BACKGROUND: Approximately 5%-10% of elementary school children show delayed development of fine motor skills. To address these problems, detection is required. Current assessment tools are time-consuming, require a trained supervisor, and are not motivating for children. Sensor-augmented toys and machine learning have been presented as possible solutions to address this problem.
OBJECTIVE: This study examines whether sensor-augmented toys can be used to assess children's fine motor skills. The objectives were to (1) predict the outcome of the fine motor skill part of the Movement Assessment Battery for Children Second Edition (fine MABC-2) and (2) study the influence of the classification model, game, type of data, and level of difficulty of the game on the prediction.
METHODS: Children in elementary school (n=95, age 7.8 [SD 0.7] years) performed the fine MABC-2 and played 2 games with a sensor-augmented toy called "Futuro Cube." The game "roadrunner" focused on speed while the game "maze" focused on precision. Each game had several levels of difficulty. While playing, both sensor and game data were collected. Four supervised machine learning classifiers were trained with these data to predict the fine MABC-2 outcome: k-nearest neighbor (KNN), logistic regression (LR), decision tree (DT), and support vector machine (SVM). First, we compared the performances of the games and classifiers. Subsequently, we compared the levels of difficulty and types of data for the classifier and game that performed best on accuracy and F1 score. For all statistical tests, we used α=.05.
RESULTS: The highest achieved mean accuracy (0.76) was achieved with the DT classifier that was trained on both sensor and game data obtained from playing the easiest and the hardest level of the roadrunner game. Significant differences in performance were found in the accuracy scores between data obtained from the roadrunner and maze games (DT, P=.03; KNN, P=.01; LR, P=.02; SVM, P=.04). No significant differences in performance were found in the accuracy scores between the best performing classifier and the other 3 classifiers for both the roadrunner game (DT vs KNN, P=.42; DT vs LR, P=.35; DT vs SVM, P=.08) and the maze game (DT vs KNN, P=.15; DT vs LR, P=.62; DT vs SVM, P=.26). The accuracy of only the best performing level of difficulty (combination of the easiest and hardest level) achieved with the DT classifier trained with sensor and game data obtained from the roadrunner game was significantly better than the combination of the easiest and middle level (P=.046).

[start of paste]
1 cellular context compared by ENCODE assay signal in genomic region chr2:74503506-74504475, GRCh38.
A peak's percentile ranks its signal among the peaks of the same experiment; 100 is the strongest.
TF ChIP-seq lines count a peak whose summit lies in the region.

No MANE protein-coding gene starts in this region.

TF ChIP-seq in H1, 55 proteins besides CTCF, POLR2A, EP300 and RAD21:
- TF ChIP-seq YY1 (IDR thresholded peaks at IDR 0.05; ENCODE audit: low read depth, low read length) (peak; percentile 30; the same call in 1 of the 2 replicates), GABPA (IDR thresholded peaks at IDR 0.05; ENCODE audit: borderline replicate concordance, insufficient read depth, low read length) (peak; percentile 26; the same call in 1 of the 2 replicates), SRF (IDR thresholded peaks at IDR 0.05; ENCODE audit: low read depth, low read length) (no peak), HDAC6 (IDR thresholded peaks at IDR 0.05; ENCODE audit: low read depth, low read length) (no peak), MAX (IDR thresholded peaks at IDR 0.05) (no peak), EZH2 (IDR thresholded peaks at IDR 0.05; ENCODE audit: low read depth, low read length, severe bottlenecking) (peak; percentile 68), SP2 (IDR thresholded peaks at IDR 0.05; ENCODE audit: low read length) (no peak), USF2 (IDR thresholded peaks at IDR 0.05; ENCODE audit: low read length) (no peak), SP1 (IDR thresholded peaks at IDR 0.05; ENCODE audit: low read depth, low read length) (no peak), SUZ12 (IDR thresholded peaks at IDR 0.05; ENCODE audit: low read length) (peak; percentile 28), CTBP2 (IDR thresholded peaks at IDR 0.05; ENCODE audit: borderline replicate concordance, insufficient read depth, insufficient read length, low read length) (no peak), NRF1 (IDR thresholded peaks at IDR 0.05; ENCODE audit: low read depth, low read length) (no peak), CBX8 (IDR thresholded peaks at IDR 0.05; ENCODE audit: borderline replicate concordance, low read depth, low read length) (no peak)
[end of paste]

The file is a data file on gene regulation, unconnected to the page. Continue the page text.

CONCLUSIONS: The results of our study show that sensor-augmented toys can efficiently predict the fine MABC-2 scores for children in elementary school. Selecting the game type (focusing on speed or precision) and data type (sensor or game data) is more important for determining the performance than selecting the machine learning classifier or level of difficulty.